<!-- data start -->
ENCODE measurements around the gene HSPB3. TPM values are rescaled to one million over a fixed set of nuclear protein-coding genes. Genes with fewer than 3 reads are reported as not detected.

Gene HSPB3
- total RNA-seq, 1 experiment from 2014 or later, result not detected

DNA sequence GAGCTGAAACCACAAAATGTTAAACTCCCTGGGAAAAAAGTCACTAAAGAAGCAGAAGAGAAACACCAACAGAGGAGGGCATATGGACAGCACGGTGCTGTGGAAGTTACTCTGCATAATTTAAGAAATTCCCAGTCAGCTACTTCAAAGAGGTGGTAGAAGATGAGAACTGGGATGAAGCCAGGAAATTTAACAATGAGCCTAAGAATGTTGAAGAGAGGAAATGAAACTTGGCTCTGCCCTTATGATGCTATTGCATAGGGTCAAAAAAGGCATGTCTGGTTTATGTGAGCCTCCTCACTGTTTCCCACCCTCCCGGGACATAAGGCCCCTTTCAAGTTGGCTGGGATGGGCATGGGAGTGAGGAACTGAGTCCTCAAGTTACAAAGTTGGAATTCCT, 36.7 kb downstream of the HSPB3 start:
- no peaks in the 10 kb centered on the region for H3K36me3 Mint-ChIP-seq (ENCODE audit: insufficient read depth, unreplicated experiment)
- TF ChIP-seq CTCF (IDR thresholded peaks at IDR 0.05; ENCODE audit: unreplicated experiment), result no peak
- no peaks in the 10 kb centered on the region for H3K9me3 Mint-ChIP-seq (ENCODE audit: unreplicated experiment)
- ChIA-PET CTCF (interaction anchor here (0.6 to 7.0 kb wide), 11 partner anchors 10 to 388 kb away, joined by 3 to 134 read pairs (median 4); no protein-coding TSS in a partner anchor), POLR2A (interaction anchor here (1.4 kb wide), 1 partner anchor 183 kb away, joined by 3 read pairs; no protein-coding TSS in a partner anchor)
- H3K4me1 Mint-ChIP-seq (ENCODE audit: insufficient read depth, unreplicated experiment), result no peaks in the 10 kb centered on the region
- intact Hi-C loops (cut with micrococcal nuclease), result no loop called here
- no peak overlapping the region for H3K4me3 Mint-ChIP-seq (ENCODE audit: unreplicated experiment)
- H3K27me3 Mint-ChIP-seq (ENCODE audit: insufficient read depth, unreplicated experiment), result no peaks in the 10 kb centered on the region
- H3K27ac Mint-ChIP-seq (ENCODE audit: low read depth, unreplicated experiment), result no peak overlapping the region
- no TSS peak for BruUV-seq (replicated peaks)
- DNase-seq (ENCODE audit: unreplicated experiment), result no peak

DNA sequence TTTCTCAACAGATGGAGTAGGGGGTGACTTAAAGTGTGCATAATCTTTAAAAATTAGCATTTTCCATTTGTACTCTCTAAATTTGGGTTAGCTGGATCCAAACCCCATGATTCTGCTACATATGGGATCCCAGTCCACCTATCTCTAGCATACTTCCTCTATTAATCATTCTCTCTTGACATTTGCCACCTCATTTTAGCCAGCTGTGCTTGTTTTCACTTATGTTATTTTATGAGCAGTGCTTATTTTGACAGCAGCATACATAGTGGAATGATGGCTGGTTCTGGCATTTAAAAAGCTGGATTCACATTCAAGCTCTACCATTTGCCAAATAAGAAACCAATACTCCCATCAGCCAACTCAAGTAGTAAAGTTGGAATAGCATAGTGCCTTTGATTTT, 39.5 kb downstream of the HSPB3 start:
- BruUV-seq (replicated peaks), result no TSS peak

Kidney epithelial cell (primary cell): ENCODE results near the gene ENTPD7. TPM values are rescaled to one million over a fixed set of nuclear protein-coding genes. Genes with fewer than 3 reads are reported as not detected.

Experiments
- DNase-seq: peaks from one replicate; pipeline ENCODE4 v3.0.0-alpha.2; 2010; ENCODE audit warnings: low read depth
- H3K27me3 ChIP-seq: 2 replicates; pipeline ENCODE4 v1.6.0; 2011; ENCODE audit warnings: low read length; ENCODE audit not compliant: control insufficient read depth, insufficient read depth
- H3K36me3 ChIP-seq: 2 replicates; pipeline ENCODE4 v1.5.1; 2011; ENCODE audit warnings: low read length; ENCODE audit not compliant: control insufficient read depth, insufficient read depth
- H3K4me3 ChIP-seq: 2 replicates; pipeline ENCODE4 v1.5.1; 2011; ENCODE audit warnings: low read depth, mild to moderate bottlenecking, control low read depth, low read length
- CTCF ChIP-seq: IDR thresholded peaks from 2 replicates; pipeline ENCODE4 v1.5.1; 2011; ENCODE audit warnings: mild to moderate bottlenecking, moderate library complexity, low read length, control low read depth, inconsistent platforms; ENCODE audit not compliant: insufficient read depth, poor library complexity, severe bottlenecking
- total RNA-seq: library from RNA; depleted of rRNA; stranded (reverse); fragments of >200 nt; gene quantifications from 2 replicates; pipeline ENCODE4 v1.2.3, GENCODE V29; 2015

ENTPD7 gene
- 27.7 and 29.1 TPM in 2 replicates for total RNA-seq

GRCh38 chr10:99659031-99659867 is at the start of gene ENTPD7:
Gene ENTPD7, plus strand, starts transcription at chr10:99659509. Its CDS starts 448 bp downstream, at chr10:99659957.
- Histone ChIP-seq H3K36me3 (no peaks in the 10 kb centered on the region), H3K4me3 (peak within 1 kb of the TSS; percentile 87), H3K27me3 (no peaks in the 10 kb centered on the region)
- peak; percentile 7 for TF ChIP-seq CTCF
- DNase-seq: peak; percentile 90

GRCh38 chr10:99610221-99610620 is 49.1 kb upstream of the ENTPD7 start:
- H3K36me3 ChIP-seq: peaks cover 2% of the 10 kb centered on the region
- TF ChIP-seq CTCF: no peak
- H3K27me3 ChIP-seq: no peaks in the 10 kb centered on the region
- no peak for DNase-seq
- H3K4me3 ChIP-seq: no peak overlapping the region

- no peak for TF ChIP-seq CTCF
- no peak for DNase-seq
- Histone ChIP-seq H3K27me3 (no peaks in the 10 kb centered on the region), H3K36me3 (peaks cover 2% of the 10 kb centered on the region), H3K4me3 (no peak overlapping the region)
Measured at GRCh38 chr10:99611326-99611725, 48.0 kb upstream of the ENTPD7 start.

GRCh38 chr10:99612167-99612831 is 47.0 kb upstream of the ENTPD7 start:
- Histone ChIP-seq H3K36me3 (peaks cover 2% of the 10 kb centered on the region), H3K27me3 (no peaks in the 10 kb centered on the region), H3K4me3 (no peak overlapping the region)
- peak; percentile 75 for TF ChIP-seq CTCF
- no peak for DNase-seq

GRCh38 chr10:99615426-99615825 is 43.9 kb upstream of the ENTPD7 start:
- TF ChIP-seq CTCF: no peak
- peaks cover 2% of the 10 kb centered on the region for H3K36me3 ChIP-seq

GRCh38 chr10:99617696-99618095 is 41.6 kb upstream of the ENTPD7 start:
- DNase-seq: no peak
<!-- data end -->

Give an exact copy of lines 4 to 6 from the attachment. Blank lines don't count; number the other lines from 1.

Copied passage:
DNA sequence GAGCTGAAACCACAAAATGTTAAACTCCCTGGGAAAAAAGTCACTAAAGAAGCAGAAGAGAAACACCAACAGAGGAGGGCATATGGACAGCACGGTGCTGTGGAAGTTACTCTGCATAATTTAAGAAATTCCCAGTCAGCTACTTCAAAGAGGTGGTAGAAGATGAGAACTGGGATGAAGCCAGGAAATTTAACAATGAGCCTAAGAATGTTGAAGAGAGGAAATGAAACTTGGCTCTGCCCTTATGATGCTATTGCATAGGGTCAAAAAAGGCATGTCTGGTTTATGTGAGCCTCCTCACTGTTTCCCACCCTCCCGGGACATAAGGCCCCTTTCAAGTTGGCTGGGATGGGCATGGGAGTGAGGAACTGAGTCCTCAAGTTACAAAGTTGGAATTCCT, 36.7 kb downstream of the HSPB3 start:
- no peaks in the 10 kb centered on the region for H3K36me3 Mint-ChIP-seq (ENCODE audit: insufficient read depth, unreplicated experiment)
- TF ChIP-seq CTCF (IDR thresholded peaks at IDR 0.05; ENCODE audit: unreplicated experiment), result no peak